The blend of grapes in the Spice Route Chakalaka 2008, from South Africa’s Swartland region, is sort of awesomely weird. We begin with 51% syrah, 16% carignan, 11% mourvedre and 8% grenache. O.K., that’s fine, aiming along the lines of a Côtes-du-Rhône or Côtes-du-Rhône Villages. Then, however, come 11% sousão, 2% tannat and 1% petite sirah. They grow petite sirah in South Africa? Sousão is found in Portugal’s Douro Valley, where it is used in many ports, though officially not recommended for that purpose, and in South Africa, where it is highly regarded as the major port grape. Tannat is the tannic, rough and ready grape that forms the foundation of the wines of Madiran, Iroulegay and other red wines of Southwest France and is increasingly cultivated in South American, especially Uruguay.

So, this is a blend that would be risible were the wine itself not so damned interesting and pretty compulsively drinkable.

Chakalaka 2008 — named after a spicy South African relish — is deep and dark, rich and robust. Black currant, black cherry and plum scents and flavors are packed with spice, seething with smoke, freighted with dusty graphite. Something wild and exotic heightens the effect, notes of mulberry, sandalwood, hot tar. Come thereafter touches of briers and brambles, a mineral quality even unto damp shale and iron, yet glossed by smooth, palatable tannins and nervy acidity. Despite its panoply of potentially overwhelming grapes, Chakalaka 2008 channels its power into pleasing intensity and concentration that deliver heaps of personality and taste. I sipped a couple of glasses of this wine with simple cheese toast one afternoon — strips of sun-dried tomatoes with three or four grated cheeses — and the next night we drank what remained with the Weekly Pizza; it would be terrific with barbecue ribs, steaks and grilled leg of lamb. Now through 2012 or ’13. Very Good+. I paid $20 for the wine, but it’s available around the country for as low as $15.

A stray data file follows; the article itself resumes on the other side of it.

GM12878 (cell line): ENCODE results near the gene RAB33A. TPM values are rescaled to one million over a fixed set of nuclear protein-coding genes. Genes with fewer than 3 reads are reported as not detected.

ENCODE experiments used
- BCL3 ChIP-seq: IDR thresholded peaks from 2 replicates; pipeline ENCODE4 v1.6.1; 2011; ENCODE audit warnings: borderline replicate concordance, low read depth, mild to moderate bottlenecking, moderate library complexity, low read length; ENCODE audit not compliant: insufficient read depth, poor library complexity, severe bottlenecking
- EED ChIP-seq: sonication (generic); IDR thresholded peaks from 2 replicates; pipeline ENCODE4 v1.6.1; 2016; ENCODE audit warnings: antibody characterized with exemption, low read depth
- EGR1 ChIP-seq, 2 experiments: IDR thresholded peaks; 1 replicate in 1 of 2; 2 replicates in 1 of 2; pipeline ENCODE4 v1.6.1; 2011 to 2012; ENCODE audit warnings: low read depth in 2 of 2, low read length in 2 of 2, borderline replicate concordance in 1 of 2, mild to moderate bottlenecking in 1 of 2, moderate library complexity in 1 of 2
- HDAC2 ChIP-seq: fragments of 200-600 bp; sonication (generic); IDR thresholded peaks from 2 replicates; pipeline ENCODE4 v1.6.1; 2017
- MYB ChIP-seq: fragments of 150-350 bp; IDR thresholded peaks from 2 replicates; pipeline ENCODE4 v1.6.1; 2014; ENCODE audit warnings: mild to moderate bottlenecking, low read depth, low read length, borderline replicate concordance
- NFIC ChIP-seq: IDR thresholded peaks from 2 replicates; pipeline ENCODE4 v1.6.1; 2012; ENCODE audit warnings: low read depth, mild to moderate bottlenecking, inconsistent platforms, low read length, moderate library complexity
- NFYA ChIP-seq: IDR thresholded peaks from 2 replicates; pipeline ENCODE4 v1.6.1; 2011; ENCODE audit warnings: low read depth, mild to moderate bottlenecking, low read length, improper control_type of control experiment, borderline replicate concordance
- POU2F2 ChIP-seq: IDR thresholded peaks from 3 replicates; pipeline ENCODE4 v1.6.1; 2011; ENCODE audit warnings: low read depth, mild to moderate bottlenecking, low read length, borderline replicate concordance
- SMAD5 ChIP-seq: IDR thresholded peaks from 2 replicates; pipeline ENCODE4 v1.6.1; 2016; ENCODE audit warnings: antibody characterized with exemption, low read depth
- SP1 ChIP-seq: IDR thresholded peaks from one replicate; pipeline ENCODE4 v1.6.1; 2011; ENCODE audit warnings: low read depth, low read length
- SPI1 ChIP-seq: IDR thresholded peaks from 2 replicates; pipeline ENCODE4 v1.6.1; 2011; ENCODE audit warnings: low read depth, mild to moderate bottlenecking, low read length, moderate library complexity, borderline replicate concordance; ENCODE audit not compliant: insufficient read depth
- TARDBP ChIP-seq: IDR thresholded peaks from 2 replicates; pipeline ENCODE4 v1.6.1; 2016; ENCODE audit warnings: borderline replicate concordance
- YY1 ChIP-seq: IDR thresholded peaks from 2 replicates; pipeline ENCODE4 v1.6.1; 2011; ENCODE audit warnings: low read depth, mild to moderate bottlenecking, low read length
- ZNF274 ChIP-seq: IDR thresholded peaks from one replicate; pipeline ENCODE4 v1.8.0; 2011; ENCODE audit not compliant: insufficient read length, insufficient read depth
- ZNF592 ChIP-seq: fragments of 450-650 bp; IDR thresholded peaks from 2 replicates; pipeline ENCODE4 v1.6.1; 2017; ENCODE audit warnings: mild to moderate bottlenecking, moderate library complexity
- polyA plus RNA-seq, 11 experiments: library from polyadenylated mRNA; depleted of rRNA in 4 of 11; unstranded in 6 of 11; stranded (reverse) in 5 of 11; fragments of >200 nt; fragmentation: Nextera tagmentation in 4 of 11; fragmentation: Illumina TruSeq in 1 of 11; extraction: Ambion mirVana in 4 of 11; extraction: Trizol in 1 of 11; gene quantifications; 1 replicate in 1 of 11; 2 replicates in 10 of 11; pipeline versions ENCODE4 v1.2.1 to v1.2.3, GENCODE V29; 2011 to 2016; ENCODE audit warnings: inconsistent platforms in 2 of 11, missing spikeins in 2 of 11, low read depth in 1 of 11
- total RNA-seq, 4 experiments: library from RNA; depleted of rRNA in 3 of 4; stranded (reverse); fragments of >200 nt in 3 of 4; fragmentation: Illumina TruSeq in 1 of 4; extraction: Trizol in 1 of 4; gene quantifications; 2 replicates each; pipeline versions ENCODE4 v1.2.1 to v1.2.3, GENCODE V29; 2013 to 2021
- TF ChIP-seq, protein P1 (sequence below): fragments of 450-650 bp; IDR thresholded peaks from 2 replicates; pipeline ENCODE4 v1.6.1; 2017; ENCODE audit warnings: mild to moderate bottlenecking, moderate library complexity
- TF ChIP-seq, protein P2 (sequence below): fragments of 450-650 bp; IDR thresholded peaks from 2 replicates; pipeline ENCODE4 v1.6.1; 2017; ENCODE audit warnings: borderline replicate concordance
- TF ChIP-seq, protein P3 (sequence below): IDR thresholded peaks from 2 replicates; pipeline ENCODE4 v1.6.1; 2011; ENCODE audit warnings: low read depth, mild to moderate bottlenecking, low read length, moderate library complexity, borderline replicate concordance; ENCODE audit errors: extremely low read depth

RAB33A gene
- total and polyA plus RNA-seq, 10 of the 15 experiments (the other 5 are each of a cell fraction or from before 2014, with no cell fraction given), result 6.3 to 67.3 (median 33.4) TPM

Imported by Vineyard Brands, Birmingham, Ala.

Urbandictionary.com defines “boom shakalaka” as the sound of a slam-dunk in basketball or an expression of joy at an accomplishment or triumph.